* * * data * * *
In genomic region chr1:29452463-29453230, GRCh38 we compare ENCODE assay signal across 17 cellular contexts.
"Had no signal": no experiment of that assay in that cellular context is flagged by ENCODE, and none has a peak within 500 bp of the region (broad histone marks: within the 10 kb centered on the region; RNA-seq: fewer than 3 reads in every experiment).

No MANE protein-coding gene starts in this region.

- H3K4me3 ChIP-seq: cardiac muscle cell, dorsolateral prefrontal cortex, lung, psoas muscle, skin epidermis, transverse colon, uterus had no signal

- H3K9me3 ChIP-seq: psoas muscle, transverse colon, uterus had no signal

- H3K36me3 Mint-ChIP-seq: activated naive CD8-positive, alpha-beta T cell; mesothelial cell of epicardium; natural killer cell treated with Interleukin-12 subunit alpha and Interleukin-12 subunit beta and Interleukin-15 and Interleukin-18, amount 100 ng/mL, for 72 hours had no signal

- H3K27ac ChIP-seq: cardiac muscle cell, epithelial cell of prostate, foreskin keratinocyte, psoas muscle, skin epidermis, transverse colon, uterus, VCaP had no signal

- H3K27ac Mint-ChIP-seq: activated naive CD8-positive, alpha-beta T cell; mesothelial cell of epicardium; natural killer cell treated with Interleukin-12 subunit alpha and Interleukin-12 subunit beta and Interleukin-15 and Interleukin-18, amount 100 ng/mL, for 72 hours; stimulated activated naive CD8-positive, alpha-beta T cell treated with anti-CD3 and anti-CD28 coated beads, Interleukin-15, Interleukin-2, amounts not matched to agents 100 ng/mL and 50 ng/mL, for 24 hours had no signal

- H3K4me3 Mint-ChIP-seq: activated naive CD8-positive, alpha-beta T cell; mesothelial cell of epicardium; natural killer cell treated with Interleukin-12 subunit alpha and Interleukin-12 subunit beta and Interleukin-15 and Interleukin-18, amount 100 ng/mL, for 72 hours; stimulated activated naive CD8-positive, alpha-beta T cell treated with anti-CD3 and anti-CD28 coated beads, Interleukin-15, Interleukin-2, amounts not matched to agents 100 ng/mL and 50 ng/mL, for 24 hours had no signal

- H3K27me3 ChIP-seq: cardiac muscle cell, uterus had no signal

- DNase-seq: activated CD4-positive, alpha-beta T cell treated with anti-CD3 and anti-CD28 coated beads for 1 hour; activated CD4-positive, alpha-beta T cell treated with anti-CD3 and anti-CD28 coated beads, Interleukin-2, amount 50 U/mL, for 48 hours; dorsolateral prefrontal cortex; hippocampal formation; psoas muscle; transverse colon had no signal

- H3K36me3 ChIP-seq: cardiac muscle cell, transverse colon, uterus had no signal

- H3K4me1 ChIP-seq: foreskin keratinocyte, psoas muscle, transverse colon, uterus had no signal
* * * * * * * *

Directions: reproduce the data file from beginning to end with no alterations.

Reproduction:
In genomic region chr1:29452463-29453230, GRCh38 we compare ENCODE assay signal across 17 cellular contexts.
"Had no signal": no experiment of that assay in that cellular context is flagged by ENCODE, and none has a peak within 500 bp of the region (broad histone marks: within the 10 kb centered on the region; RNA-seq: fewer than 3 reads in every experiment).

No MANE protein-coding gene starts in this region.

- H3K4me3 ChIP-seq: cardiac muscle cell, dorsolateral prefrontal cortex, lung, psoas muscle, skin epidermis, transverse colon, uterus had no signal

- H3K9me3 ChIP-seq: psoas muscle, transverse colon, uterus had no signal

- H3K36me3 Mint-ChIP-seq: activated naive CD8-positive, alpha-beta T cell; mesothelial cell of epicardium; natural killer cell treated with Interleukin-12 subunit alpha and Interleukin-12 subunit beta and Interleukin-15 and Interleukin-18, amount 100 ng/mL, for 72 hours had no signal

- H3K27ac ChIP-seq: cardiac muscle cell, epithelial cell of prostate, foreskin keratinocyte, psoas muscle, skin epidermis, transverse colon, uterus, VCaP had no signal

- H3K27ac Mint-ChIP-seq: activated naive CD8-positive, alpha-beta T cell; mesothelial cell of epicardium; natural killer cell treated with Interleukin-12 subunit alpha and Interleukin-12 subunit beta and Interleukin-15 and Interleukin-18, amount 100 ng/mL, for 72 hours; stimulated activated naive CD8-positive, alpha-beta T cell treated with anti-CD3 and anti-CD28 coated beads, Interleukin-15, Interleukin-2, amounts not matched to agents 100 ng/mL and 50 ng/mL, for 24 hours had no signal

- H3K4me3 Mint-ChIP-seq: activated naive CD8-positive, alpha-beta T cell; mesothelial cell of epicardium; natural killer cell treated with Interleukin-12 subunit alpha and Interleukin-12 subunit beta and Interleukin-15 and Interleukin-18, amount 100 ng/mL, for 72 hours; stimulated activated naive CD8-positive, alpha-beta T cell treated with anti-CD3 and anti-CD28 coated beads, Interleukin-15, Interleukin-2, amounts not matched to agents 100 ng/mL and 50 ng/mL, for 24 hours had no signal

- H3K27me3 ChIP-seq: cardiac muscle cell, uterus had no signal

- DNase-seq: activated CD4-positive, alpha-beta T cell treated with anti-CD3 and anti-CD28 coated beads for 1 hour; activated CD4-positive, alpha-beta T cell treated with anti-CD3 and anti-CD28 coated beads, Interleukin-2, amount 50 U/mL, for 48 hours; dorsolateral prefrontal cortex; hippocampal formation; psoas muscle; transverse colon had no signal

- H3K36me3 ChIP-seq: cardiac muscle cell, transverse colon, uterus had no signal

- H3K4me1 ChIP-seq: foreskin keratinocyte, psoas muscle, transverse colon, uterus had no signal